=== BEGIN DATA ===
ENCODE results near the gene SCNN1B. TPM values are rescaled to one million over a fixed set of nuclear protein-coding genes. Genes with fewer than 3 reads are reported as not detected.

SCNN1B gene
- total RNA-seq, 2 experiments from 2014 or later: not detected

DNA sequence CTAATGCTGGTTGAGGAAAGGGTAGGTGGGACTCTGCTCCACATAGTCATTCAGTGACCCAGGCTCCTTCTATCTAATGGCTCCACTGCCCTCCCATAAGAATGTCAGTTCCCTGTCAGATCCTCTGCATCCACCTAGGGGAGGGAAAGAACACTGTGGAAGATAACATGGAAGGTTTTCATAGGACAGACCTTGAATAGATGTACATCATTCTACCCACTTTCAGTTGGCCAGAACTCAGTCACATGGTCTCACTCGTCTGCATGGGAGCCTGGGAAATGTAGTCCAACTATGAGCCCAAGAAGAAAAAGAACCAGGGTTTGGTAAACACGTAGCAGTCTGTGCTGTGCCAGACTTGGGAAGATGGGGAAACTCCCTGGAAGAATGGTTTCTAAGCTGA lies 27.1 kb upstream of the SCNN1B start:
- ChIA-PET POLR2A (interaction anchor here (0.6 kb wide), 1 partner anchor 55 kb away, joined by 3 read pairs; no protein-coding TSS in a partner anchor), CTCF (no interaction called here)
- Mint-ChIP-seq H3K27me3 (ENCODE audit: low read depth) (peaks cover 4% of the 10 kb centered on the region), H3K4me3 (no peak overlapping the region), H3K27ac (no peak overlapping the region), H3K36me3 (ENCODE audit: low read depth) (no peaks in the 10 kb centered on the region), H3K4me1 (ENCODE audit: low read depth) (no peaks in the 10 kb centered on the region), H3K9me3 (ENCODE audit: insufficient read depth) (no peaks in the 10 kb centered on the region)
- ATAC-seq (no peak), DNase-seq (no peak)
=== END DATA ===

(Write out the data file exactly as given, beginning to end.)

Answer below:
ENCODE results near the gene SCNN1B. TPM values are rescaled to one million over a fixed set of nuclear protein-coding genes. Genes with fewer than 3 reads are reported as not detected.

SCNN1B gene
- total RNA-seq, 2 experiments from 2014 or later: not detected

DNA sequence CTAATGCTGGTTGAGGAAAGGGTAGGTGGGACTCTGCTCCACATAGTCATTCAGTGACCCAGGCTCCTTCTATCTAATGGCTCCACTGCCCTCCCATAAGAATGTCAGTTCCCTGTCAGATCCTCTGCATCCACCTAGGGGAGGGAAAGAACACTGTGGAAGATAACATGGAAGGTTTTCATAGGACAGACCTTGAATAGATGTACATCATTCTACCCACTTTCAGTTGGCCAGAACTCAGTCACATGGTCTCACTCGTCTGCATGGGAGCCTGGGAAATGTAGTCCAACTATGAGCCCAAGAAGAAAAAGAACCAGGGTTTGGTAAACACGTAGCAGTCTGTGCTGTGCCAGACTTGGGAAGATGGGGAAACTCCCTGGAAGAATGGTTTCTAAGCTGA lies 27.1 kb upstream of the SCNN1B start:
- ChIA-PET POLR2A (interaction anchor here (0.6 kb wide), 1 partner anchor 55 kb away, joined by 3 read pairs; no protein-coding TSS in a partner anchor), CTCF (no interaction called here)
- Mint-ChIP-seq H3K27me3 (ENCODE audit: low read depth) (peaks cover 4% of the 10 kb centered on the region), H3K4me3 (no peak overlapping the region), H3K27ac (no peak overlapping the region), H3K36me3 (ENCODE audit: low read depth) (no peaks in the 10 kb centered on the region), H3K4me1 (ENCODE audit: low read depth) (no peaks in the 10 kb centered on the region), H3K9me3 (ENCODE audit: insufficient read depth) (no peaks in the 10 kb centered on the region)
- ATAC-seq (no peak), DNase-seq (no peak)